On Monday Shanghai’s very own “pancake god” was told by city officials to shut up shop, this time possibly for good.
Wu Gencheng, the renowned owner of Ada Scallion Pancakes (阿大葱油饼), was ordered by the Huangpu District Market Supervision and Management Bureau to stop selling his famous scallion pancakes (葱油饼) because he lacked a business license. After 34 years of providing Shanghai residents with his legendary treats, some are questioning the reasoning behind the sudden suspension (no, he did not get a Michelin star).
The controversial decision is a product of complaints received in July by the district bureau overseeing food safety. 59-year-old Wu explained in an interview with Shanghai Daily that the complaints had been made by “jealous neighbors” about the “hygiene conditions” of his store. On July 21st, government investigators found that the complaints were not unfounded and that Wu was in conflict with hygiene and licensing regulations. This led to a two month suspension that was quickly renewed on Monday after a brief re-opening sparked fresh complaints.
Locally dubbed the “god of scallion pancakes,” Wu has worked for 34 years to fine-tune the 10-step process for making the perfect 葱油饼 (Cōng yóubǐng).
Scallion pancakes are a common breakfast treat in Shanghai, Wu’s own savory snacks stuffed with pork scallions are the result of a strict recipe. “None of the steps can be skipped to make it quicker, otherwise the flavor will be different,” he told Shanghai Daily. Fearing that someday his expertise may die with him, Wu went on to state that he is currently “looking for a reliable apprentice who is willing to stick to the traditional way to cook the scallion pancake, rather than [try to] make a fortune.” Unfortunately, with a 5 a.m. starting time, there likely won’t be many recent graduates throwing themselves at the old master’s feet.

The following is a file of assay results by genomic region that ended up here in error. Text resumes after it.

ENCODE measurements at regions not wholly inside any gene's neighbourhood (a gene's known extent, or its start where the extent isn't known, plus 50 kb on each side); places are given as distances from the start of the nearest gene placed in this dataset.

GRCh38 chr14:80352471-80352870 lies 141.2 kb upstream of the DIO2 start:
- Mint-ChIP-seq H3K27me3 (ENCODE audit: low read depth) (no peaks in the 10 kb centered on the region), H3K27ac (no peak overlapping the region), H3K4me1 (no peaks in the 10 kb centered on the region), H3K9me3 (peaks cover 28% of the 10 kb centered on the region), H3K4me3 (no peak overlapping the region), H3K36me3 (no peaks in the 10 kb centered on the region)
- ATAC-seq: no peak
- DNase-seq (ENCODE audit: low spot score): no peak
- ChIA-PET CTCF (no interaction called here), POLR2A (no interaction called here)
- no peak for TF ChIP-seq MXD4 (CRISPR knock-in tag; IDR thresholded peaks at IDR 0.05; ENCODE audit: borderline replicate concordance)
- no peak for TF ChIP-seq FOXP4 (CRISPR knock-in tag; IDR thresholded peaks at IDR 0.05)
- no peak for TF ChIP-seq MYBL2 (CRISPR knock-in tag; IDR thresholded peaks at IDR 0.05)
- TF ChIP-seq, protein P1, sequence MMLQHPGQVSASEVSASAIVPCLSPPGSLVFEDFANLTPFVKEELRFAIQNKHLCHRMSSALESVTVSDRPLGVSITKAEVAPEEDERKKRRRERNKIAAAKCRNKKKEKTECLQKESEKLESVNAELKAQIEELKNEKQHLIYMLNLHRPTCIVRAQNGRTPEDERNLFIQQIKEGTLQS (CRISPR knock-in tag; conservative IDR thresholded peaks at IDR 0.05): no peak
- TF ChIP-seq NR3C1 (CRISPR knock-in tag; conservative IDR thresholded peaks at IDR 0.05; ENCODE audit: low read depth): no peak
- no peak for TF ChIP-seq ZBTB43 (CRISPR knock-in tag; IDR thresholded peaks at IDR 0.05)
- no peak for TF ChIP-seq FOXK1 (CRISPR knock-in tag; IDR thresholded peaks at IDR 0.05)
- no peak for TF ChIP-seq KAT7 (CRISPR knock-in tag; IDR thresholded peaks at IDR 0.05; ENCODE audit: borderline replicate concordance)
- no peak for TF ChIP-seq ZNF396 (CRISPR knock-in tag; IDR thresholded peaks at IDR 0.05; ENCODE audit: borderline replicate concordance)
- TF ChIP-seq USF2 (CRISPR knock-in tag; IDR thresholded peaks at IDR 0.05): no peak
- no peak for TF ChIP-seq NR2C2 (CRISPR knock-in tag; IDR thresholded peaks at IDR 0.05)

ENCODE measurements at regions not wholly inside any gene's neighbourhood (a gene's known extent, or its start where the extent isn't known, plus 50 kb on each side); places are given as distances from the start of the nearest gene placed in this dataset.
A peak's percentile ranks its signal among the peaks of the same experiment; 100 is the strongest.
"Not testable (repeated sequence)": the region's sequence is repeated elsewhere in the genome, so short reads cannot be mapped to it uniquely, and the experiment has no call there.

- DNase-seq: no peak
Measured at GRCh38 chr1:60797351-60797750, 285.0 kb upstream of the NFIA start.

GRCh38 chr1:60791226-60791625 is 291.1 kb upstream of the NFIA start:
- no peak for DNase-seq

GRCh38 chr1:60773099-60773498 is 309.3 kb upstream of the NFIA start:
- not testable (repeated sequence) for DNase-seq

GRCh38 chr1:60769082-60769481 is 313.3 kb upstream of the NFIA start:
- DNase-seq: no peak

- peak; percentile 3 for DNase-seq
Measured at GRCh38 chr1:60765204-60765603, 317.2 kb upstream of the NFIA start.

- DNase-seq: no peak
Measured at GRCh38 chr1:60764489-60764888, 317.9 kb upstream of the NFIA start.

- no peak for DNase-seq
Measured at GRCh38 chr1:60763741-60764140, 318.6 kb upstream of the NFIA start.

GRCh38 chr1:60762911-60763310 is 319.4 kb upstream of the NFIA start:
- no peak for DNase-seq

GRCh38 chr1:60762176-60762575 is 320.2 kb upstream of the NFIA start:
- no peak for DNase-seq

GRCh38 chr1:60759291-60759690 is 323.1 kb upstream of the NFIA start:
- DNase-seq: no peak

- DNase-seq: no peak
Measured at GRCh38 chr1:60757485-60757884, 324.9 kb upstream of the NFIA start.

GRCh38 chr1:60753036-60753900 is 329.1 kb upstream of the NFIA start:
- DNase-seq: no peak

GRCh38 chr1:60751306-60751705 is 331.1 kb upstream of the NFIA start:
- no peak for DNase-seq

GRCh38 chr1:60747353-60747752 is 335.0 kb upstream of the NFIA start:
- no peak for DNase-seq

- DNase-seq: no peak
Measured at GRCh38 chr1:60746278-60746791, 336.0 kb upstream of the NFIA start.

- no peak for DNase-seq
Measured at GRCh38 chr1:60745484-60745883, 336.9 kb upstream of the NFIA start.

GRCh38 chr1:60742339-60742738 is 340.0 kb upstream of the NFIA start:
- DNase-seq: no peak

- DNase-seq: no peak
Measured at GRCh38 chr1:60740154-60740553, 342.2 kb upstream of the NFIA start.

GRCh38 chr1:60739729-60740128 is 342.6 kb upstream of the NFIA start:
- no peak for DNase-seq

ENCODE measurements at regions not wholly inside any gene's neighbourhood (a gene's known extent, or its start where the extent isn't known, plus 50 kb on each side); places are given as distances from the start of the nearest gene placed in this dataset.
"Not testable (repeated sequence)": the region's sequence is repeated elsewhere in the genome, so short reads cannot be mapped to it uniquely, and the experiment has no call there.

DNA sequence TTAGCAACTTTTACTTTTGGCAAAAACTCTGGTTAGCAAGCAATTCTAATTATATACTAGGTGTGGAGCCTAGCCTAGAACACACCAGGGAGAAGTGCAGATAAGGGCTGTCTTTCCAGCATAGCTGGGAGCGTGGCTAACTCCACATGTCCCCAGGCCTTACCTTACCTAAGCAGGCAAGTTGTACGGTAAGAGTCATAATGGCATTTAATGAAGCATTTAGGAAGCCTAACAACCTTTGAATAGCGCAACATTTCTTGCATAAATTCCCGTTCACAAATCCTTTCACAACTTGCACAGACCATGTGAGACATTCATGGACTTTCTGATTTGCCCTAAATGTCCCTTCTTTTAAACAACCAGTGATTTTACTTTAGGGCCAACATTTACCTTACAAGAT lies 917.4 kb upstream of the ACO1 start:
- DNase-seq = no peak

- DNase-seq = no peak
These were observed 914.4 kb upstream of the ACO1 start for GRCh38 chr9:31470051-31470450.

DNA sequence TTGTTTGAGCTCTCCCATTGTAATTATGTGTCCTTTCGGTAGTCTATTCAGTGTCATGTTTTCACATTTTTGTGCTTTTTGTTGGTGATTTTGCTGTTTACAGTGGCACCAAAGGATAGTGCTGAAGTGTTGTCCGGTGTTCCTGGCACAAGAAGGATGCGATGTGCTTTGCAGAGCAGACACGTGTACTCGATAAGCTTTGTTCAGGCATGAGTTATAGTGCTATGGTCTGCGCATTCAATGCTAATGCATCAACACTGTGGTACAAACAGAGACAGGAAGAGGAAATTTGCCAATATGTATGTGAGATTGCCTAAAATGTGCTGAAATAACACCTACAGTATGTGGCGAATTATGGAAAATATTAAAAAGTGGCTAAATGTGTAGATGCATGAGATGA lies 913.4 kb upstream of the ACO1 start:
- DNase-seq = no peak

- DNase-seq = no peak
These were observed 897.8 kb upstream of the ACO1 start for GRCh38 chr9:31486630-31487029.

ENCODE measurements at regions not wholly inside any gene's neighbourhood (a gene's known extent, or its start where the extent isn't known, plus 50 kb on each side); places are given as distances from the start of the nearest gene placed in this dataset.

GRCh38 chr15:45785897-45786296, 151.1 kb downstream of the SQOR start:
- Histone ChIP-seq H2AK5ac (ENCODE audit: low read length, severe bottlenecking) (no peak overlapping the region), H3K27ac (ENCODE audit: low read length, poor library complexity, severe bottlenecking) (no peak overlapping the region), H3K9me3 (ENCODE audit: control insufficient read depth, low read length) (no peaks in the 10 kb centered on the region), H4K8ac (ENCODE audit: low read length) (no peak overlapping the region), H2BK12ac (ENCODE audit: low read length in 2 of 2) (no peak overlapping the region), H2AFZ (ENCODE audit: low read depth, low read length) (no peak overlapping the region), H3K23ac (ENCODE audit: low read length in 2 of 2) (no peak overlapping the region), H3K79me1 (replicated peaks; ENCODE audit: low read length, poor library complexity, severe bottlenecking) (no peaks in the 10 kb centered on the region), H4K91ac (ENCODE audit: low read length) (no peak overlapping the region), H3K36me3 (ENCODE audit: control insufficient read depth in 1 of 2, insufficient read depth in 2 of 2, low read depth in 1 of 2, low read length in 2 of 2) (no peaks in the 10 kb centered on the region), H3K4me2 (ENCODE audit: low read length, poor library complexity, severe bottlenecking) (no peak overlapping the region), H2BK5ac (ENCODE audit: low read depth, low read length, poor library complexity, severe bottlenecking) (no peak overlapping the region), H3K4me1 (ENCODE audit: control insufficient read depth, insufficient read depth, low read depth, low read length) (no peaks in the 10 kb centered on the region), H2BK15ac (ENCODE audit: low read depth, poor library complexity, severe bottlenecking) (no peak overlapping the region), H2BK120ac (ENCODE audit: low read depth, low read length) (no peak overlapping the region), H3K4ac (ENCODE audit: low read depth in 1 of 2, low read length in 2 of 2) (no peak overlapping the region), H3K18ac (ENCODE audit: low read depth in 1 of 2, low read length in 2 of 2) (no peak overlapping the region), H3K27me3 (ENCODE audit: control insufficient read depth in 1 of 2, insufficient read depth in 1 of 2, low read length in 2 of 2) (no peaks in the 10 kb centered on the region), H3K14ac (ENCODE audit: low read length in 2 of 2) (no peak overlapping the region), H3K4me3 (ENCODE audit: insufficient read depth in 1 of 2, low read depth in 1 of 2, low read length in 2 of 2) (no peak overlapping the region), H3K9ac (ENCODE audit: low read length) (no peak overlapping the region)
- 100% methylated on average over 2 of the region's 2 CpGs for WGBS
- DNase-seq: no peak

The Huangpu District government, stated that they will provide Wu with support if he decides to re-open his shop, provided that he operates a “legal and regulated business”. It appears that there is some confusion recently over the definition of a “legal and regulated business” as last week the restaurant Taian Table, run by German chef Stefan Stiller, was shut down the day after winning a Michelin star for also operating without a license.
Illegal or not, Wu’s pancakes were always extremely popular with locals, and “most” of Shanghai’s residents were outraged after hearing the news of the closure:
@呆萌的小马驹: The old man is very dedicated, he cannot die without a license, the government should persuade the old man to obtain a license so we can continue lining up to buy delicious pancakes.
In June of this year, Wu appeared on “Rick Stein’s Taste of Shanghai,” aired by the BBC. This appearance ended up increasing his store’s popularity with both Chinese and foreign customers, who traveled miles to try out the famous (infamous?) treat. After more than three decades in the business, this sudden spike in popularity may have been what provoked the recent complaints.
But hey, maybe British TV can also save the day? The “pancake god” may just be in luck, we’ve heard that there are some vacancies on The Great British Bake Off!
By Seamus Gibson
[Images via This New View / Shanghai Daily]